He bought his mom an inexpensive prepaid cell phone and a nice red sweater at the thrift shop. The saleslady advised him to have it dry cleaned next door and she volunteered to gift-wrap it. He managed to make an inexpensive present look adorable, and pricey. Satisfied and proud, he knew his mom would look elegant in this outfit. He agonized over his stepfather. He finally decided to get him a shirt but was afraid to even look at his closet to check his size, lest he be reprimanded; instead of searching, he asked his mom who gladly told him. He also bought Jeanine a used but looking-new dictionary.
The icy relationship with his stepfather was a bitter pill that he kept swallowing daily. He carried his mom’s maiden name even though he lived all his life with his stepfather and for all practical purposes knew him as his real father. This slight gnawed at him constantly. His mooring in life revolved around his mom’s devotion to him, like a soothing balm if not a salve for this emotional wound. At the same time, he relished Jeanine’s attachment to him, like a nourishing sap, another layer of unbidden protection, if not a cornerstone but the bookend of his mooring. Jeanine’s and his mom’s love for him blunted the hurt, but would never erase, eliminate, replace, supplant the yearning for fatherly love.
Satisfying his loved ones for Christmas was his main goal. His own Christmas wish was the discovery of the warm sensation of a heartfelt hug from his stepfather instead of the sly, snide remarks, a gentle touch instead of a push and shove and the cessation of the shouting. This was not a material gift but a wish worth millions. Yet a simple one carrying such a remote possibility of fulfillment that he relegated it to the rarefied world of dreamland, his own world bereft of an oasis, with parched land aplenty. Buying the shirt was a milestone, filled with trepidation, apprehensive as he was about his stepfather’s reaction to the gesture. On Christmas Eve, Nesly and Jeanine put up a small artificial Christmas tree and with the help of his mom, he arranged the gifts all around the tree and they played Christmas carols and sang along. Jeanine had taken care of their mom’s grooming, fancy hair braiding, exquisite manicure, pedicure, and makeup to make her look and feel good. Nesly’s stepfather as usual was not home, out with the fellows drinking and whatever else he took pleasure in and making a fool of himself even.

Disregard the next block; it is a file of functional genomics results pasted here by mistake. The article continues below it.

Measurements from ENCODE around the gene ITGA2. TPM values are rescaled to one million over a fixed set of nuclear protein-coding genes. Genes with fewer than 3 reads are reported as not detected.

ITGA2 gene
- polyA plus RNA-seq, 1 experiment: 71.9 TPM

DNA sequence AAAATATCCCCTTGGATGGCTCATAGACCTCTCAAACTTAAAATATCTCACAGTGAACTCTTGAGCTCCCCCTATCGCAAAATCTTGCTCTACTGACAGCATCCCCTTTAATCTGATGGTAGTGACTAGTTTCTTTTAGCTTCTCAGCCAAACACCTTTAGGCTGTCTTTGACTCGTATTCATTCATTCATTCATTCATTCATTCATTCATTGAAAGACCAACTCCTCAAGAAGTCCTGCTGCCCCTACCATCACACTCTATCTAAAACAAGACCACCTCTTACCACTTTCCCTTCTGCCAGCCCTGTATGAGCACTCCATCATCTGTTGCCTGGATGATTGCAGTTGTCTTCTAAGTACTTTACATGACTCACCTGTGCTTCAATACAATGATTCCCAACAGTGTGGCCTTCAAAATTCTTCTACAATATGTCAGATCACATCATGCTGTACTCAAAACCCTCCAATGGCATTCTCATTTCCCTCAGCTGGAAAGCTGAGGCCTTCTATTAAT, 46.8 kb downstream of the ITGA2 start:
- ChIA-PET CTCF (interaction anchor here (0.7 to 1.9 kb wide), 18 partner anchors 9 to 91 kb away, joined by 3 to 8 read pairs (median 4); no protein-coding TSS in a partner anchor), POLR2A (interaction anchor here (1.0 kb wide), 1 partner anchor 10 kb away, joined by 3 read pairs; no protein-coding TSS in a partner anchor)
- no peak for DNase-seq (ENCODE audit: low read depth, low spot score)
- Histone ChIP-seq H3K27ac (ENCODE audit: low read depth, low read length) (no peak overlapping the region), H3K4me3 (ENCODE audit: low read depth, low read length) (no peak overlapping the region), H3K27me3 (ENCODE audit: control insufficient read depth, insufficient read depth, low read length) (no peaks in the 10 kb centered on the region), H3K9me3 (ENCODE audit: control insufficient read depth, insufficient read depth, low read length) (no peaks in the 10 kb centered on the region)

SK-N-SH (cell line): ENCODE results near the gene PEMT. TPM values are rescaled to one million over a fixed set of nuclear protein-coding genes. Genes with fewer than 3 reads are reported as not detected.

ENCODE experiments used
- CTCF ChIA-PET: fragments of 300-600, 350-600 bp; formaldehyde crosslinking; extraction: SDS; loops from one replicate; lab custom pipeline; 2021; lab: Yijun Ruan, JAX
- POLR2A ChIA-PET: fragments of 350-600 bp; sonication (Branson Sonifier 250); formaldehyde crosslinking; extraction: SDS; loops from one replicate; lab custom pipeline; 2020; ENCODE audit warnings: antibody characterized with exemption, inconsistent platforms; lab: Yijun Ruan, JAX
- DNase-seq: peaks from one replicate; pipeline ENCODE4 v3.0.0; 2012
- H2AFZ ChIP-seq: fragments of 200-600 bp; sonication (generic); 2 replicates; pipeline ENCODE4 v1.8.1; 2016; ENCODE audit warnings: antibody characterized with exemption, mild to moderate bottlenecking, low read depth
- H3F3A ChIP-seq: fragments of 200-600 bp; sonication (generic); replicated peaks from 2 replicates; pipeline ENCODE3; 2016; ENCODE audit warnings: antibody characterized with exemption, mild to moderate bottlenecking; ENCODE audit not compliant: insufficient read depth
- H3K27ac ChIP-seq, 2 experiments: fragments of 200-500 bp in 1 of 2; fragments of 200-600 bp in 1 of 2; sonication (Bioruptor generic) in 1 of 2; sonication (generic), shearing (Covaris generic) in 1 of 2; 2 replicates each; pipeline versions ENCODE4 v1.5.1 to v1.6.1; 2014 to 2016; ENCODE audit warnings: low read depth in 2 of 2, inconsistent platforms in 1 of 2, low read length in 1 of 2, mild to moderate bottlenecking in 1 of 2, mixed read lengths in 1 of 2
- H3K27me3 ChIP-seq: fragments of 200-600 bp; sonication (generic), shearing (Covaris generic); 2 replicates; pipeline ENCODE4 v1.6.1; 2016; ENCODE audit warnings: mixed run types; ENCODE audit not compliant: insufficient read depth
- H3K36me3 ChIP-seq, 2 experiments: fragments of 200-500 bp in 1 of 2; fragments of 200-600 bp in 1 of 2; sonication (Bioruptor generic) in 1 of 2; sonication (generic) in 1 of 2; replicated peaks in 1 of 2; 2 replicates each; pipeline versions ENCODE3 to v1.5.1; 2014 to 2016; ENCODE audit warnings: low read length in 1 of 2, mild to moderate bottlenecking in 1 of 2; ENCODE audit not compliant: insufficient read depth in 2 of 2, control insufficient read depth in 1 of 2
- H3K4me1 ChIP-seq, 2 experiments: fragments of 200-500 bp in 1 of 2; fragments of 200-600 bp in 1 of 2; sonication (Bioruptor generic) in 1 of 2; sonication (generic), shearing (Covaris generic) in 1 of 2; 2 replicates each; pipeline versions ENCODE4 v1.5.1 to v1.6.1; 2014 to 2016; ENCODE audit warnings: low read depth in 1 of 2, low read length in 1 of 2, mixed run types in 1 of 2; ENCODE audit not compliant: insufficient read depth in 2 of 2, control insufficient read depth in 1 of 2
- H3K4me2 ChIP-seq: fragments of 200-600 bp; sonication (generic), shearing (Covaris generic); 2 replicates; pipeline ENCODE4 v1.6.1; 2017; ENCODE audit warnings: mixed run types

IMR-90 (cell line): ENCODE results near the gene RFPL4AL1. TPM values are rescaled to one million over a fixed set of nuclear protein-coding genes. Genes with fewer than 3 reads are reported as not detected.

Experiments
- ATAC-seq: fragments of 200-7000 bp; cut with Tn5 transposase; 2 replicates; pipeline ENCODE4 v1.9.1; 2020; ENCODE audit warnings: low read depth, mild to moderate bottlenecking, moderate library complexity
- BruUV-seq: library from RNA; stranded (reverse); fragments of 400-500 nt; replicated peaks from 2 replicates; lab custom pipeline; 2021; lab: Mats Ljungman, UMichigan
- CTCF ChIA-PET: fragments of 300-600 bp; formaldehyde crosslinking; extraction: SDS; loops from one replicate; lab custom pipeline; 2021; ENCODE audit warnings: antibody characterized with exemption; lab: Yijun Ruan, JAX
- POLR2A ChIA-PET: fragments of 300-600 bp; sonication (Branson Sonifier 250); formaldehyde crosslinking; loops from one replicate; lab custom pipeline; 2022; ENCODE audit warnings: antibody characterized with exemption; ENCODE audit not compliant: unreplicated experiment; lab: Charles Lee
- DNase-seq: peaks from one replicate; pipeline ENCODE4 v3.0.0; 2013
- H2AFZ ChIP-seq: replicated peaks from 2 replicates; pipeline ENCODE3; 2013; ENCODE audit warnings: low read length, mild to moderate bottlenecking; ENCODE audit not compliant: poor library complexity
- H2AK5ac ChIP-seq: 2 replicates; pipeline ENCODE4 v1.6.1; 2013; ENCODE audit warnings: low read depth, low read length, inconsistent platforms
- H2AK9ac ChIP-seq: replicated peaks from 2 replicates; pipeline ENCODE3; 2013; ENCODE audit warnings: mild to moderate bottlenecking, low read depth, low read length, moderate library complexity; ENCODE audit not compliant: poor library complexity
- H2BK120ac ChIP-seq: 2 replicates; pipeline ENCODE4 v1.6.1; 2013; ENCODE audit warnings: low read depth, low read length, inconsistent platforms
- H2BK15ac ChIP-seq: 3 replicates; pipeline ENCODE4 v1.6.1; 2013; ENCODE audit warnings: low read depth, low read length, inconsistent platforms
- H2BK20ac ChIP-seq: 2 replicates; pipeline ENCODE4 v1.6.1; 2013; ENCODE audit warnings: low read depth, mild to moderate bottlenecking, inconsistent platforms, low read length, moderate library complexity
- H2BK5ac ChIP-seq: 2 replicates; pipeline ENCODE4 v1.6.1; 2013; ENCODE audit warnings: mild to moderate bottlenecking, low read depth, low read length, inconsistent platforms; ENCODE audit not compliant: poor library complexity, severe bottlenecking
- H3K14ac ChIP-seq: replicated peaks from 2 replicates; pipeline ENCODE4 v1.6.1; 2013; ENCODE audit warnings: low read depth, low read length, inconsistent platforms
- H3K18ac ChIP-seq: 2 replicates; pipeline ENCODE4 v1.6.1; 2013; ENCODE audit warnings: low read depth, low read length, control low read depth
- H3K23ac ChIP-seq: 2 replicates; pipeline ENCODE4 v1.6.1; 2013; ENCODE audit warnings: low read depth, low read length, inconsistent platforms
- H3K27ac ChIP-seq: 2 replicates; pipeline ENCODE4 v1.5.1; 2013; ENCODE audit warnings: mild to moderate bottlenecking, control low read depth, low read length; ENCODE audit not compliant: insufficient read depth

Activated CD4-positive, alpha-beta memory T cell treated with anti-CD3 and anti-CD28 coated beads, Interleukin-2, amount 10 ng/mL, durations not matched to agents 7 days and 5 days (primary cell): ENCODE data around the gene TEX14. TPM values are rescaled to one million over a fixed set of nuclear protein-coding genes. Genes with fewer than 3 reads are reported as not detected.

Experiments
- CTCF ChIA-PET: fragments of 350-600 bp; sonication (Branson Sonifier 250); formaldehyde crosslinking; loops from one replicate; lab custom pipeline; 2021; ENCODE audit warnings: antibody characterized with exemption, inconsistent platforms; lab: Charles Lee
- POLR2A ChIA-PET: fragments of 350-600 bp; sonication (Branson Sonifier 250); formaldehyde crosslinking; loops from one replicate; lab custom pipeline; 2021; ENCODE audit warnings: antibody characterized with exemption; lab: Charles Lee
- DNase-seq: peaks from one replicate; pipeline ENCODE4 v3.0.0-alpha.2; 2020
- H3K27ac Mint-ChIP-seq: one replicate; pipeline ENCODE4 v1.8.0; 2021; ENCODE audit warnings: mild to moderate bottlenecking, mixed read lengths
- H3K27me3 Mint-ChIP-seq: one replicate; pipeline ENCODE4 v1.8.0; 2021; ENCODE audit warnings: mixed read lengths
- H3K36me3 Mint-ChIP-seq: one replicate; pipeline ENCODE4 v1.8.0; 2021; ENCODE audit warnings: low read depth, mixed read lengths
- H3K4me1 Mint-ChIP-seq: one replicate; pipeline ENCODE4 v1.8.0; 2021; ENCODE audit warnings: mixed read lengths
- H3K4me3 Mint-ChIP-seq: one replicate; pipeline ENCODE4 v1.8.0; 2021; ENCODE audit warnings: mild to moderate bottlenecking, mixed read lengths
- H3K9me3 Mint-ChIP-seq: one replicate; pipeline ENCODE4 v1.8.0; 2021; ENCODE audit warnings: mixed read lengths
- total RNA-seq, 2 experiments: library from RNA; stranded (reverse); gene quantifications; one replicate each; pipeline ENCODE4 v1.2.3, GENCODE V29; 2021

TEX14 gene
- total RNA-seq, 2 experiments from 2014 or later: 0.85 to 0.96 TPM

On Christmas Day, Nesly and Jeanine brewed hot chocolate and served their parents. Nesly was eager for everyone to open their gifts, not expecting any for himself. Jeanine surprised him and gave him a book and she gifted her mom with a shawl and her dad with a leather belt, all bought at the thrift shop. Nesly’s mom loved her sweater and wore it immediately. Jeanine and Nesly hugged each other for their respective gifts. His stepfather, all groggy from the previous night’s bingeing, rubbing his eyes, with his customary unpleasant mien, sauntered in the living room with an alcohol-reeking breath. He veered from dour to surprised, from embarrassed to forlorn, from careworn to carefree, from mean-spirited to plainly happy. This was all so at the sight of close ones celebrating, with effusive expressions of love, cavorting, making noise, parading their presents, not to mention his own presents from Nesly, and Jeanine. Finally grasping his snub of his family, in no time, he sustained an implosion that morphed into an epiphany.
Nesly’s gift to his unloving stepfather came with a card that said, “To Dad with love, Merry Christmas, from your son Nesly.” He quickly realized he kept looking for love at all the wrong places. He kept ignoring ever-present young and not so young, caring, suffering hearts offering pure, unrequited, unconditional love. All given with spontaneous, effortless, energetic, yet simple but profound, deep expression. That reached his dormant, egotistic, cold, selfish, petulant, sexist soul at its core. This naturally caused a fissuring and buffeting, upending, cleansing, resetting of his old soul. It helped create a new soul from a new mold, a generous and magnanimous mindset, malleable and easy-going disposition toward the new world of glinting, gleaming, gleeful, jovial light known universally as simple love.
Nesly’s wish was not in vain. He received the spontaneous bear hug he had been dreaming of for so long. The epiphany for the stepfather translated into more time spent at home, more attention paid to his family’s financial and emotional needs, far less time with the bottle, but most of all legal adoption of Nesly as a son.
Reynald Altéma, MD